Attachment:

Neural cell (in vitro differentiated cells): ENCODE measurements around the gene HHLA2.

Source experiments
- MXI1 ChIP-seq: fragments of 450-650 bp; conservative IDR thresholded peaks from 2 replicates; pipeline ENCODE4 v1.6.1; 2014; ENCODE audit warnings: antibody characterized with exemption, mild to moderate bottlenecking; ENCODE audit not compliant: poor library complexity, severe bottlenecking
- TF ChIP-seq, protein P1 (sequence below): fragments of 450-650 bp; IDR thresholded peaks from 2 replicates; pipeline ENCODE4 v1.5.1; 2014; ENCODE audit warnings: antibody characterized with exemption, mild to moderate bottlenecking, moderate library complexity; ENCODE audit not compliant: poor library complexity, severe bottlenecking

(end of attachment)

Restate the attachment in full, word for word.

Neural cell (in vitro differentiated cells): ENCODE measurements around the gene HHLA2.

Source experiments
- MXI1 ChIP-seq: fragments of 450-650 bp; conservative IDR thresholded peaks from 2 replicates; pipeline ENCODE4 v1.6.1; 2014; ENCODE audit warnings: antibody characterized with exemption, mild to moderate bottlenecking; ENCODE audit not compliant: poor library complexity, severe bottlenecking
- TF ChIP-seq, protein P1 (sequence below): fragments of 450-650 bp; IDR thresholded peaks from 2 replicates; pipeline ENCODE4 v1.5.1; 2014; ENCODE audit warnings: antibody characterized with exemption, mild to moderate bottlenecking, moderate library complexity; ENCODE audit not compliant: poor library complexity, severe bottlenecking